If it happens in Australia - it could happen here, too.  And - is that a bad thing?

Two grocery store chains in Australia are being criticized by suppliers for announcing that they're planning on relying more-heavily on private label brands instead of tried-and-true name-brands in an effort to boost sales.

Industry Minister Kim Carr has launched an extraordinary attack on supermarket giants Coles and Woolworths, claiming their push to expand sales of private label products threatened to "cripple innovation, destroy jobs and erode our capabilities as a food producing nation".

Carr's attack came as Woolworths confirmed doubling sales of its private-label products will play a role in rebuilding momentum in its grocery business.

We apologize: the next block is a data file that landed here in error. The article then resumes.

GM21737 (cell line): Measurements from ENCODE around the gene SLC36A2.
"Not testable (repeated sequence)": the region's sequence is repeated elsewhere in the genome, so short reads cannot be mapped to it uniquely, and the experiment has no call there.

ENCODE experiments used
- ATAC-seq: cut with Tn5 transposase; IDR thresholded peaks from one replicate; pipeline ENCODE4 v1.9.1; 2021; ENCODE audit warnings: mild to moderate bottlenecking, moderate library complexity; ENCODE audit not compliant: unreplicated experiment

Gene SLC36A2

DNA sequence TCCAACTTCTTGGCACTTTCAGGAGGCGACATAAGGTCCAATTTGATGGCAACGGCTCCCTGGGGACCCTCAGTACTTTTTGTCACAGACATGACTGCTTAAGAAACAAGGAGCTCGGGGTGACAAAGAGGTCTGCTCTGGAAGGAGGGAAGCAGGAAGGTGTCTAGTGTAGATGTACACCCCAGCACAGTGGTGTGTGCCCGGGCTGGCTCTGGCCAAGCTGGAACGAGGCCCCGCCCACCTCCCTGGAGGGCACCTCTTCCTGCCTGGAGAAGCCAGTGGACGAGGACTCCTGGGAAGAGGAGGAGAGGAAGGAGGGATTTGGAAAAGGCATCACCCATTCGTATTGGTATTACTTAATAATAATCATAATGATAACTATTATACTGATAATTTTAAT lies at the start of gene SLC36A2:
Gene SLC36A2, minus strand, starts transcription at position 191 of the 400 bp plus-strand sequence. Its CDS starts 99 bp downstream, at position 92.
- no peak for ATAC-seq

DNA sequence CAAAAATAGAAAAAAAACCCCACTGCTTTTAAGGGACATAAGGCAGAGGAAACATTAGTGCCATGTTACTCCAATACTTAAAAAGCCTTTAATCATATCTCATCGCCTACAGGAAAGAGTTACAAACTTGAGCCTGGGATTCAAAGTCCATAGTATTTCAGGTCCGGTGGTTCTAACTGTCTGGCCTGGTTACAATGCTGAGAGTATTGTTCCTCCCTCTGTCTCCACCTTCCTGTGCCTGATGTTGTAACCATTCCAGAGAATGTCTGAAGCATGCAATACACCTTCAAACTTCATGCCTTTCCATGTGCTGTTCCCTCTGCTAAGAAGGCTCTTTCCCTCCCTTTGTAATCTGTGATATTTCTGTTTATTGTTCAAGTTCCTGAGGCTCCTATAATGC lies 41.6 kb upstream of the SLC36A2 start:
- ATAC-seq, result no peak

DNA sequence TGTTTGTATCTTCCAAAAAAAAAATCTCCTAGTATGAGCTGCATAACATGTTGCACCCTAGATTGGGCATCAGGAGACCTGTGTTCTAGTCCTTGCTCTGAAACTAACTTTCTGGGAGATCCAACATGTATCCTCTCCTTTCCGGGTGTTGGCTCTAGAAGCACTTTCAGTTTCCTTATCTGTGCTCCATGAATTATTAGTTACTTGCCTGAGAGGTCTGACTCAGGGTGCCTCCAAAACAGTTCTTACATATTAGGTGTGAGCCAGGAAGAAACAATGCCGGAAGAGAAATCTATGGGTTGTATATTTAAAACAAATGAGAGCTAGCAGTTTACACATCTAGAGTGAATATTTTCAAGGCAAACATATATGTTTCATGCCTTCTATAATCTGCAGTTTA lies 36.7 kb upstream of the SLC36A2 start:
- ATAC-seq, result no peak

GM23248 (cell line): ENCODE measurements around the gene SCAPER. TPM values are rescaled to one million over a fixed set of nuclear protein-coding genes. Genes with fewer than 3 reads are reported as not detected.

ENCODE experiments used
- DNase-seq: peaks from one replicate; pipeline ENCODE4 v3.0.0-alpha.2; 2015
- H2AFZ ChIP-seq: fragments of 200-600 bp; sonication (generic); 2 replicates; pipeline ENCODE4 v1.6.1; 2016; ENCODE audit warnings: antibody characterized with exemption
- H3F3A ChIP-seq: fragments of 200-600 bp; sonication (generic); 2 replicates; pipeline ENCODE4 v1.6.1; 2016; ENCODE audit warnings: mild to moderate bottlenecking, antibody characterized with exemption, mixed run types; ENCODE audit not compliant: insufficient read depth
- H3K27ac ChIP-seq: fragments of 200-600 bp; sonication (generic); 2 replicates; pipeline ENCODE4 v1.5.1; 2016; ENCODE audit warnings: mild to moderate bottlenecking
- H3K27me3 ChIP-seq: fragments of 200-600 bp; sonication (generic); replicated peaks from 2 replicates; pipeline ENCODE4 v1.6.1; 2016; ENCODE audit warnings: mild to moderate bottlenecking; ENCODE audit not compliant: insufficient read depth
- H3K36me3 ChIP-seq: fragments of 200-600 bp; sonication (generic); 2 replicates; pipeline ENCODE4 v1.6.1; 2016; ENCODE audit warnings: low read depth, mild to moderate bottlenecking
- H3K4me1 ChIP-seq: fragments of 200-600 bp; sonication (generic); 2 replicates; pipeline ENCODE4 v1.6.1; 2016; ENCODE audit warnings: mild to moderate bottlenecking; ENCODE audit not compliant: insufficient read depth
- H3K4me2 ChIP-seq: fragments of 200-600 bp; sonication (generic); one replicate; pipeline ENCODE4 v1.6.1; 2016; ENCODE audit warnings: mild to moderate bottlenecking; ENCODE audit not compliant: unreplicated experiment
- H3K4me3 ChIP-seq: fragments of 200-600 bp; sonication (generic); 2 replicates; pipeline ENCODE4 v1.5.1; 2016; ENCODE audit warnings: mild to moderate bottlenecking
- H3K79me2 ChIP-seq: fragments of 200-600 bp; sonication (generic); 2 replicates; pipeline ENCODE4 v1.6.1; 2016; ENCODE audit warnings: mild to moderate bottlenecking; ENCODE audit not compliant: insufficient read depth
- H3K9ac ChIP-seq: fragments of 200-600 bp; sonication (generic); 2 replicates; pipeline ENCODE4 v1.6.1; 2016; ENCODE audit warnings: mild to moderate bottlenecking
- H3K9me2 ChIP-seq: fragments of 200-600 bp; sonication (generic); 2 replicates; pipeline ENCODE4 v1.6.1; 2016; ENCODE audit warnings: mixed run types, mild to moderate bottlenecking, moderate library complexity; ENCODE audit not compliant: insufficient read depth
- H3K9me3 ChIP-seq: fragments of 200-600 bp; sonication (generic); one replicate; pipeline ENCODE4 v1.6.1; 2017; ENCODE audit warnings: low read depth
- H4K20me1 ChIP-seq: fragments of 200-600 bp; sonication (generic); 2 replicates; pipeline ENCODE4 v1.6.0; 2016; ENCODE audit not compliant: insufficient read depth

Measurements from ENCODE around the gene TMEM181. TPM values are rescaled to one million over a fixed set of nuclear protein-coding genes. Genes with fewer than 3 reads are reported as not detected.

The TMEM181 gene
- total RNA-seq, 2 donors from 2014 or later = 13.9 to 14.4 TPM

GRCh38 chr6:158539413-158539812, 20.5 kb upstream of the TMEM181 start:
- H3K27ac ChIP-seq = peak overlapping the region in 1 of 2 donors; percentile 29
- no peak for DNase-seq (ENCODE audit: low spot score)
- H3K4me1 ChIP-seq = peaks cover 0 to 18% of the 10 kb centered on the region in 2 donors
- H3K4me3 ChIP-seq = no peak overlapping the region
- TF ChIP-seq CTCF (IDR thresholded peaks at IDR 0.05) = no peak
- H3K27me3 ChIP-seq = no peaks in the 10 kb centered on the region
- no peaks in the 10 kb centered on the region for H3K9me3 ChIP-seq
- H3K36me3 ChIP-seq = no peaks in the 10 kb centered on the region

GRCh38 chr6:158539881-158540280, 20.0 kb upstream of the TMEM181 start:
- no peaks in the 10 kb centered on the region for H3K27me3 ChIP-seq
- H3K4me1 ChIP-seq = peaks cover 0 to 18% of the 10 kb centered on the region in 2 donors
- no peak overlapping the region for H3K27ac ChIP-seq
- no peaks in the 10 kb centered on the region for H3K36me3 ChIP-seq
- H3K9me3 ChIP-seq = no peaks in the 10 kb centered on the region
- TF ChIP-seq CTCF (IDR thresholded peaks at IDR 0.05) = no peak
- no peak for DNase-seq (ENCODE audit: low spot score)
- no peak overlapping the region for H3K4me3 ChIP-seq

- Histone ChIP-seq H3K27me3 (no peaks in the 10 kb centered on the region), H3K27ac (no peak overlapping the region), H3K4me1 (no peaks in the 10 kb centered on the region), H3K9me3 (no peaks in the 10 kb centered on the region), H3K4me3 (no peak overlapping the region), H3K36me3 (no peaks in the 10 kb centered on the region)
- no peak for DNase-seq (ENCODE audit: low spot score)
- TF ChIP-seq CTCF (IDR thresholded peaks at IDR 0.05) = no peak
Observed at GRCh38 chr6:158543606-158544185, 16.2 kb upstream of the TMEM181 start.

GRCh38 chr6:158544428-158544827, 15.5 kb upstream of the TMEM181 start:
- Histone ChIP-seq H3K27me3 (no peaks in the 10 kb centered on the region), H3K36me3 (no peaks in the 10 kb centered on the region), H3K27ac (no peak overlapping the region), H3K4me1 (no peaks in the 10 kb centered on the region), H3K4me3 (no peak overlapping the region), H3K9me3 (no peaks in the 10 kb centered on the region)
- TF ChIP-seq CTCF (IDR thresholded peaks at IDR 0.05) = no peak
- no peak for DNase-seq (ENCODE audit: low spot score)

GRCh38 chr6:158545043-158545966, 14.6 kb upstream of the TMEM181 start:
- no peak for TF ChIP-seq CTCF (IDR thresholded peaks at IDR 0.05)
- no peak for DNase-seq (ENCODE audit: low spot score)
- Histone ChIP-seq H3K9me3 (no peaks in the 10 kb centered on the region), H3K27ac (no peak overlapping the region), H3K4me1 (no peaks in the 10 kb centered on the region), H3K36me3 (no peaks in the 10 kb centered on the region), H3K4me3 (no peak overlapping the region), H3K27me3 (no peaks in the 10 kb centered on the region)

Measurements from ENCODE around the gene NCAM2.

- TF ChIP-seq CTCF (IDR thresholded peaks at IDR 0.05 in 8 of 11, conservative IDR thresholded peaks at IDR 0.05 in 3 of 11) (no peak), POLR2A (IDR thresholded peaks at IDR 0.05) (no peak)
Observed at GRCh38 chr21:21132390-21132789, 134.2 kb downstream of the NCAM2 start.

Using private label brands (those manufactured or distributed by the stores themselves) is a smart move to keep more of the profit internally.   However, it can come at a cost as consumers both expect to see their favorite name-brand options on the shelves and look for the increased pricing competition.

Private label brands also squeeze name-brands for shelf space.

Carr says he has heard complaints that the supermarkets are exploiting their position by auctioning off shelf-space with a view to excluding competitors, extracting concessions in contract negotiations by denying access to shelves, arbitrarily deducing costs for stock-handling services, forcing manufacturers to pay freight charges between warehouses and stores and arbitrarily rescinding contracts with suppliers mid-term.

"For most food manufacturers, their main access to customers is through the supermarket chains. They control up to 80% of retail food and grocery sales in this country. In practical terms, you deal with Coles and Woolworths, or you go out of business," Carr says.

Woolworths confirm plan to double home-brand sales but pollies, unions wary.